Why are we burying links to social outlets? Content is KING! Maybe?
One of the more interesting things that continually fascinates me…we are still burying social links. What do I mean, burying social links on websites, televisions ads, print ads, etc.
Websites: I see more and more links to organizations, brands, individuals’ social links at the bottom of a website…or even below the fold. I wonder if web designers and developers are engrained with working with template based methodology? Maybe we just do not know what to do with the links? If we are blogging and have great content…why are we making it so hard to find the blog? Oh, let’s put the link to the blog at the bottom of the homepage and bury the blog in the navigation.
Television Ads: It is easy to just add the social media outlet icons (Twitter, Facebook, and YouTube) at the end of the spot. Watch some of the popular ads and you will see a glimpse of these icons in the last 3 seconds of the ads. Most of these outlets just put the icons without the link address to the social link. People need to see the exact URL and not just a Twitter, Facebook, or YouTube icon as an afterthought.
Print: Same as websites and television, these links and outlets are after thoughts. Social outlet icons or event links are buried at the bottom of a design or where we can squeeze them in somewhere. These icons are put there for “awareness” yet only bring awareness for the outlet as an organization, but give no URL to go find the links and engage.
This makes no sense to me?
It is my belief that a YouTube channel has the greatest reach than any other social outlet. Yes, it is a destination social outlet where Twitter, Facebook, and blogs are gateways to YouTube. So if Twitter, Facebook, and blogs are gateways to YouTube, why are we making it hard for individuals to find these social links?
Let’s look at YouTube…it has twice as potency as all the other social outlets. Links to YouTube videos last twice as long in the social space than links to any other content, basically has twice as long half-life as other social links. Here is the research from bit.ly on Mashable.com: http://mashable.com/2011/09/06/links-sharing-bitly/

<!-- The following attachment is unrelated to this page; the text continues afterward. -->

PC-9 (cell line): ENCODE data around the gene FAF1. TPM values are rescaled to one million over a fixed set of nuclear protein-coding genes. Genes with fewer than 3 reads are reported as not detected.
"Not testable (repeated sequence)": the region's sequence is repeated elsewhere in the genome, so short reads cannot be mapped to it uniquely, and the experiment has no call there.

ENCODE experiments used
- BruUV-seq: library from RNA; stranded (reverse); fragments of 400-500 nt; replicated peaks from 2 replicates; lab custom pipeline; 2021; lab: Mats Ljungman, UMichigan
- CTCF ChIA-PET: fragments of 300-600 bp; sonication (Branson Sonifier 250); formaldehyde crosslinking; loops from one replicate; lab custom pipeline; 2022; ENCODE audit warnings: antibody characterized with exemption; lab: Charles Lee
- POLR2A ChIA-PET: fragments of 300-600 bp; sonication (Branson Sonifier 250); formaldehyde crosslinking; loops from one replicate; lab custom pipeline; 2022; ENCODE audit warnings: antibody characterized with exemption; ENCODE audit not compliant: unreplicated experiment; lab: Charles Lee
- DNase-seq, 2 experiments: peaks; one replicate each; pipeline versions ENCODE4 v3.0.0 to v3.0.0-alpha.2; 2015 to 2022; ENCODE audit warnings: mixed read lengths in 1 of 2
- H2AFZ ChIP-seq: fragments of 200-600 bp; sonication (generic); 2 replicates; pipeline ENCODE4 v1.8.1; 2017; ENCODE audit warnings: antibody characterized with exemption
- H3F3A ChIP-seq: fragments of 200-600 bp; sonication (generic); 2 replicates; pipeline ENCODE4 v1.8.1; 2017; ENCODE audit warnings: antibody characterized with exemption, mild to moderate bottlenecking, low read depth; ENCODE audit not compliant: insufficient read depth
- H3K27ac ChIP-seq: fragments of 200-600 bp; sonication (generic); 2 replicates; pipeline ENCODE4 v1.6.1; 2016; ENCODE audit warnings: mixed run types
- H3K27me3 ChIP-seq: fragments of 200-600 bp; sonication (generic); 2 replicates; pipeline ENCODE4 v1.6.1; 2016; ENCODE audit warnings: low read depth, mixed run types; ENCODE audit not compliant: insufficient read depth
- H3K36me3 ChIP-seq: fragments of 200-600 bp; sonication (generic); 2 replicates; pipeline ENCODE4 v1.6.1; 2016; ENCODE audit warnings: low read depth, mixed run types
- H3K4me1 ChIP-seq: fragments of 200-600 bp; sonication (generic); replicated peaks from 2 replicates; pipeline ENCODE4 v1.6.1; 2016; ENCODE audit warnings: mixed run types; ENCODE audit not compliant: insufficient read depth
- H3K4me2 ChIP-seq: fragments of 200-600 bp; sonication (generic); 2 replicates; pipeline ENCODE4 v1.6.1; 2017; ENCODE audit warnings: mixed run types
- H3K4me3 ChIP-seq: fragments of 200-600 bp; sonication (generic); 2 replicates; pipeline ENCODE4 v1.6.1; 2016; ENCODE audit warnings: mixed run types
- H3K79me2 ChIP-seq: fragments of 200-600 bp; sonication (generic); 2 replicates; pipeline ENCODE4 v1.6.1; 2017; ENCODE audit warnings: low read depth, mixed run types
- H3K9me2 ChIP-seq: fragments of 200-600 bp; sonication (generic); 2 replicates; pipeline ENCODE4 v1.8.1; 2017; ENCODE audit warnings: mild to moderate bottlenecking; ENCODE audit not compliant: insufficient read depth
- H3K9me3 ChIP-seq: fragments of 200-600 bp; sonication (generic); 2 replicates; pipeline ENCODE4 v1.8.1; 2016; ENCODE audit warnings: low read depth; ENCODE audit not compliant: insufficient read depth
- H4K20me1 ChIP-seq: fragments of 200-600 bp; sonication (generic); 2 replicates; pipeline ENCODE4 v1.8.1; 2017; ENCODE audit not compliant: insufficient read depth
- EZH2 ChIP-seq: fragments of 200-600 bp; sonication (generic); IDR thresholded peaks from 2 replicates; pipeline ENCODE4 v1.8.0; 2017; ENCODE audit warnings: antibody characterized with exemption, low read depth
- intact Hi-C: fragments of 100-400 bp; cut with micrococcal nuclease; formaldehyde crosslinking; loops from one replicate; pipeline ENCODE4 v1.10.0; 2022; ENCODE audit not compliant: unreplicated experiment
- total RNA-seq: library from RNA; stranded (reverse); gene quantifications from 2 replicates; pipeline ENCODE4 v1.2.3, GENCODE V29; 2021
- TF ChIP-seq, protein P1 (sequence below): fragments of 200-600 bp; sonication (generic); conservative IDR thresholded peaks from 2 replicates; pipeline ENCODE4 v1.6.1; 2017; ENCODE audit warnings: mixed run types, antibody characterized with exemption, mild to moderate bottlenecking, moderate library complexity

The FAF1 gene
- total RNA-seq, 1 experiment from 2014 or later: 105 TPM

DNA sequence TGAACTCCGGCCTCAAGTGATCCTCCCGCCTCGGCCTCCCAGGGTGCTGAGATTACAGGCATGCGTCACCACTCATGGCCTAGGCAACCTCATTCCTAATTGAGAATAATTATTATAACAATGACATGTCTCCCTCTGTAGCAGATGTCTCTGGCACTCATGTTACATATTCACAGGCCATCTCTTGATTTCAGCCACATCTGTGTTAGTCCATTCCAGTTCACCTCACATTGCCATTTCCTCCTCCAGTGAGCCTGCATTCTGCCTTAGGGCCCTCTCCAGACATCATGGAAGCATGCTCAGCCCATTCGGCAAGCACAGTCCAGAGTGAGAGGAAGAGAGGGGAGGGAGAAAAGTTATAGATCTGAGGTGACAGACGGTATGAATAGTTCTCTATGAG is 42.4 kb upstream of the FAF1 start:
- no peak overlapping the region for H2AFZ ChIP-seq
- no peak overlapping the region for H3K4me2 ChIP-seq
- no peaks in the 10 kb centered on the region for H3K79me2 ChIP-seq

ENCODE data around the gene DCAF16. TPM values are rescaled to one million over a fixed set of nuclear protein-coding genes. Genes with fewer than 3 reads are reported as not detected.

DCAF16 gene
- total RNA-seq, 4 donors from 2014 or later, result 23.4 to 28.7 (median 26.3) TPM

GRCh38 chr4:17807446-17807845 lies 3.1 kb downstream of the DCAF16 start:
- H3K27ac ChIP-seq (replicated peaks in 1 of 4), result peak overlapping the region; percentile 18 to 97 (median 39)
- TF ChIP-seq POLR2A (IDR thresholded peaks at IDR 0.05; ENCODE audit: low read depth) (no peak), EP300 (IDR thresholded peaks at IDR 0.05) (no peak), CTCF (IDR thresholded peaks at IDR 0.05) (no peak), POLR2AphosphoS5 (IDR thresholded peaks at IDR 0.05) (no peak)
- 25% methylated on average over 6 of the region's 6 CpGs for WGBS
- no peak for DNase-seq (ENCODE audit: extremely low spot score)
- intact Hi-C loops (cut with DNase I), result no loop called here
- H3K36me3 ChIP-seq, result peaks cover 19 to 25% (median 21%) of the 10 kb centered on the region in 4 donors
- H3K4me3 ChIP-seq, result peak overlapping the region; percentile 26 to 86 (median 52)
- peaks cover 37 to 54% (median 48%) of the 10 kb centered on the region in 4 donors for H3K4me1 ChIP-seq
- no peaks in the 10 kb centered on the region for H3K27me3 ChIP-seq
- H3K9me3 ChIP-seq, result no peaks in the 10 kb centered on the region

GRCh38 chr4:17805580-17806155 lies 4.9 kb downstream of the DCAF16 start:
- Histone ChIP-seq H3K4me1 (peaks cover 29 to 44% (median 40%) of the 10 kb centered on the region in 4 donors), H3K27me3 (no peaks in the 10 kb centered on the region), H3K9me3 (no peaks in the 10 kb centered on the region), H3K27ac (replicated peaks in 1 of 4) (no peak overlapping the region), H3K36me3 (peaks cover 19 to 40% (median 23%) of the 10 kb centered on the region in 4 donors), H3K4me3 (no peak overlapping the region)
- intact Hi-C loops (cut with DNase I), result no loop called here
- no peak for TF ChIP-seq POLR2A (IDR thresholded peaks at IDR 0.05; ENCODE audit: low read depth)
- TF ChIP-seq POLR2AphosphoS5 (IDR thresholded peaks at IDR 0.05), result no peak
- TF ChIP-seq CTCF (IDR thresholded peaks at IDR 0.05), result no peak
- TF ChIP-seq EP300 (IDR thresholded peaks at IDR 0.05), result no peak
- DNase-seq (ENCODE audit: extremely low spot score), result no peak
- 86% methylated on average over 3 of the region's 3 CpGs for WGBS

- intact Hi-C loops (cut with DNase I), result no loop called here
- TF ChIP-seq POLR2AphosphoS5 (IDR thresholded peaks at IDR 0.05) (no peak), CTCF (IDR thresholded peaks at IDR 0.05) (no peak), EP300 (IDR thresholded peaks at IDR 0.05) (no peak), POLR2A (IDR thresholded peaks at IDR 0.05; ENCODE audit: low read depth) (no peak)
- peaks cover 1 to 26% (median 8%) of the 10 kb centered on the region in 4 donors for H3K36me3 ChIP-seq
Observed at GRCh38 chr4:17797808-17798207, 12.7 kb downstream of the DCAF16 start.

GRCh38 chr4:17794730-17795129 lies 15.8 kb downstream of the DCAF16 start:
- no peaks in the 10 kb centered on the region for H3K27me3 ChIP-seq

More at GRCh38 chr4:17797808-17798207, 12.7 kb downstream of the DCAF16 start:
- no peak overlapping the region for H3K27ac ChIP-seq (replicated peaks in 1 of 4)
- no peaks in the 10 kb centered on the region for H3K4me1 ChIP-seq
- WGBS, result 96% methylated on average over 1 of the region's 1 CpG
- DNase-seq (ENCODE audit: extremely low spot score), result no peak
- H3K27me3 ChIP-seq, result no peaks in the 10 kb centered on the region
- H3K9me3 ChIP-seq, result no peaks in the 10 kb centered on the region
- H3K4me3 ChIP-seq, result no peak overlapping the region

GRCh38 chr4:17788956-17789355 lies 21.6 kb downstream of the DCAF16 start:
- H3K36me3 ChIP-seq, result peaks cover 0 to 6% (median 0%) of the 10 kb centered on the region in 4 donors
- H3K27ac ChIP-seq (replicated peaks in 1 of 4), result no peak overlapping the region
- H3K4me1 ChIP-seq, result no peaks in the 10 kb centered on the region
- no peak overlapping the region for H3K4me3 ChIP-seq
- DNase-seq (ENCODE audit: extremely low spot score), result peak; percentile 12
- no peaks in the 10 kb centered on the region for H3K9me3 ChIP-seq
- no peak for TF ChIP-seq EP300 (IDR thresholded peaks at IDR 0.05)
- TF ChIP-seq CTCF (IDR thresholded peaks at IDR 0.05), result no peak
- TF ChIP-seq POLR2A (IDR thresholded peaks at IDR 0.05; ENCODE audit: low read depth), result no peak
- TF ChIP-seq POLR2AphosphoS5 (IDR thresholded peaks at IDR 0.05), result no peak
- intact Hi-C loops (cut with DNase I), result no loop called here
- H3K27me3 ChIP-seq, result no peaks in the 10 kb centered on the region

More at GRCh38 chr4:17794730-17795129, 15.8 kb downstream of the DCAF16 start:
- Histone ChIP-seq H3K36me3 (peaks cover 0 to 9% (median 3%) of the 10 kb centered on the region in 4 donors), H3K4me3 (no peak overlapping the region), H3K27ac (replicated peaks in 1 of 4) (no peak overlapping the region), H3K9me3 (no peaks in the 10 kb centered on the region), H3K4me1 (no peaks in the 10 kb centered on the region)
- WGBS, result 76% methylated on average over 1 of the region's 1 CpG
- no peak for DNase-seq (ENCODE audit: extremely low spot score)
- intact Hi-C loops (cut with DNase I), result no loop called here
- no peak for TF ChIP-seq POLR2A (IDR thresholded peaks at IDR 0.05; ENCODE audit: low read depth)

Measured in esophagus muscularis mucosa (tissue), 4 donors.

Also…social media-related YouTube stats are just as impressive. YouTube says that on average there are more than 400 tweets per minute containing a YouTube link. Meanwhile, over on Facebook over 150 years worth of YouTube videos are watched every single day. OK, with these stats…we should make it easier for our audiences to find our video content.
Let’s take a look at this YouTube video by Fancy Feast. It is one of their newest campaigns, encouraging you go find more of their YouTube links to watch the whole “engagement” story. But at the very end, they include a link to the channel, but is so small and short…you have to go to Google and search for it. Oh yes…that is what they want you to do…search for the content. We will get back to that in a second.
Reminder…Gthe point of this campaign is to get you to go watch the rest of the videos, to watch the whole story. The link is so small and so short when watching on television…I guess you have to use DVR to see it.
Organizations are lazy with their social links hoping that the user will use keyword searches to find content. Why are we making it so hard for our audiences to find our social outlets…we want them to engage in conversation? We want invest tons of money in these outlets, why the heck are we making it hard for our audiences to find them.
Let’s let look at some more stats:
“As of February 2011, YouTube has 490 million unique users worldwide per month, who rack up an estimated 92 billion page views each month. We spend around 2.9 billion hours on YouTube in a month — over 325,000 years. And those stats are just for the main YouTube website — they don’t incorporate embedded videos or video watched on mobile devices.” <– via Mashable.com.
Oh…btw, YouTube is the Number 2 visited website internationally…yes! Here is the list for 2011: http://www.google.com/adplanner/static/top1000/
So what do these stats tell us, we expect people to search for content. We do not do this intentionally, maybe the smart advertisers do, but most average organizations do not think about this. The social search of Google and Bing ranks content based on searches, creating millions of dollars of revenue from our inability to tell audiences the direct link to a social outlet or social piece of content. The more clicks to the content, the better the search is refined, the higher the rank of the content or social outlet.
Advertisers who are not generating income (direct or indirect links) should do a better job of giving audiences a direct URL or link to social outlets and social content. Why…we want audiences to find content as fast as possible, because CONTENT IS KING.
Oh…this whole argument is based on the premise that your social outlets have viable a community and wonderful content to engage. So if your Content Is Not King…then keep on burying those links.